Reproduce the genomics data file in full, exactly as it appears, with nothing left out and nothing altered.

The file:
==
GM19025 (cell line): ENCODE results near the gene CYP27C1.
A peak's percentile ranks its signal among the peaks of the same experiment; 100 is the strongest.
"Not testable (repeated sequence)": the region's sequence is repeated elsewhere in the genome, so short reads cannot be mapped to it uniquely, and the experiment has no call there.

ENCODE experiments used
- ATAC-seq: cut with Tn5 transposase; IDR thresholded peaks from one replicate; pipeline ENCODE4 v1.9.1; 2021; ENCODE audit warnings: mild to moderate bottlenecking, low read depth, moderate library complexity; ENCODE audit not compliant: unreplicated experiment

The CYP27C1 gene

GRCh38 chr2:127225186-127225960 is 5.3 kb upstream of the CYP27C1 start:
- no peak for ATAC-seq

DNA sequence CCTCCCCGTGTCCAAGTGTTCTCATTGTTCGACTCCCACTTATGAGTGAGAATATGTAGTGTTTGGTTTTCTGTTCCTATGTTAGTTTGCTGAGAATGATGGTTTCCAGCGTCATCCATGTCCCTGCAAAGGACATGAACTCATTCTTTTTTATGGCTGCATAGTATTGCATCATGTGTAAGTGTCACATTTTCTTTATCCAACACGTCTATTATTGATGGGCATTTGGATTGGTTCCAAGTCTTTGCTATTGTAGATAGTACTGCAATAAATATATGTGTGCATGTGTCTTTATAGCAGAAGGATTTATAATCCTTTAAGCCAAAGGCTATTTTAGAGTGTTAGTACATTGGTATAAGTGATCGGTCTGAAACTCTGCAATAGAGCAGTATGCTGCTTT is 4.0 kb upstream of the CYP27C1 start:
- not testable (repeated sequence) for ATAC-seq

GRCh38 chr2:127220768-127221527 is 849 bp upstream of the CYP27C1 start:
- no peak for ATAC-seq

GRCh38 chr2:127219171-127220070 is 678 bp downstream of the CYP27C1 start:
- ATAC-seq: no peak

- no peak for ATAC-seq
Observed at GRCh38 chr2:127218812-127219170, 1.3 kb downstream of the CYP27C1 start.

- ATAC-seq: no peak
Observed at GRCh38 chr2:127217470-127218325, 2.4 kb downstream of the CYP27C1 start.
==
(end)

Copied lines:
GM19025 (cell line): ENCODE results near the gene CYP27C1.
A peak's percentile ranks its signal among the peaks of the same experiment; 100 is the strongest.
"Not testable (repeated sequence)": the region's sequence is repeated elsewhere in the genome, so short reads cannot be mapped to it uniquely, and the experiment has no call there.

ENCODE experiments used
- ATAC-seq: cut with Tn5 transposase; IDR thresholded peaks from one replicate; pipeline ENCODE4 v1.9.1; 2021; ENCODE audit warnings: mild to moderate bottlenecking, low read depth, moderate library complexity; ENCODE audit not compliant: unreplicated experiment

The CYP27C1 gene

GRCh38 chr2:127225186-127225960 is 5.3 kb upstream of the CYP27C1 start:
- no peak for ATAC-seq

DNA sequence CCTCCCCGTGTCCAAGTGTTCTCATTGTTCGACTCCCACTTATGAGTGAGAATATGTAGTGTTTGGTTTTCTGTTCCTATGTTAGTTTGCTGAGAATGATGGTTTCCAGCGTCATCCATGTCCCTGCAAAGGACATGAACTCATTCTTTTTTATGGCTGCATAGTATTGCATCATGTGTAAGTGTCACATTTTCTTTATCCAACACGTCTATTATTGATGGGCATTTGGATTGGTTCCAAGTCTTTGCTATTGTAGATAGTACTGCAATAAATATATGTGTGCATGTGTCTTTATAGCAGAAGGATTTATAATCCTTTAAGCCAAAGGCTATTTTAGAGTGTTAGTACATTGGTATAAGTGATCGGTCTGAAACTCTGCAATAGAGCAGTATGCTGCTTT is 4.0 kb upstream of the CYP27C1 start:
- not testable (repeated sequence) for ATAC-seq

GRCh38 chr2:127220768-127221527 is 849 bp upstream of the CYP27C1 start:
- no peak for ATAC-seq

GRCh38 chr2:127219171-127220070 is 678 bp downstream of the CYP27C1 start:
- ATAC-seq: no peak

- no peak for ATAC-seq
Observed at GRCh38 chr2:127218812-127219170, 1.3 kb downstream of the CYP27C1 start.

- ATAC-seq: no peak
Observed at GRCh38 chr2:127217470-127218325, 2.4 kb downstream of the CYP27C1 start.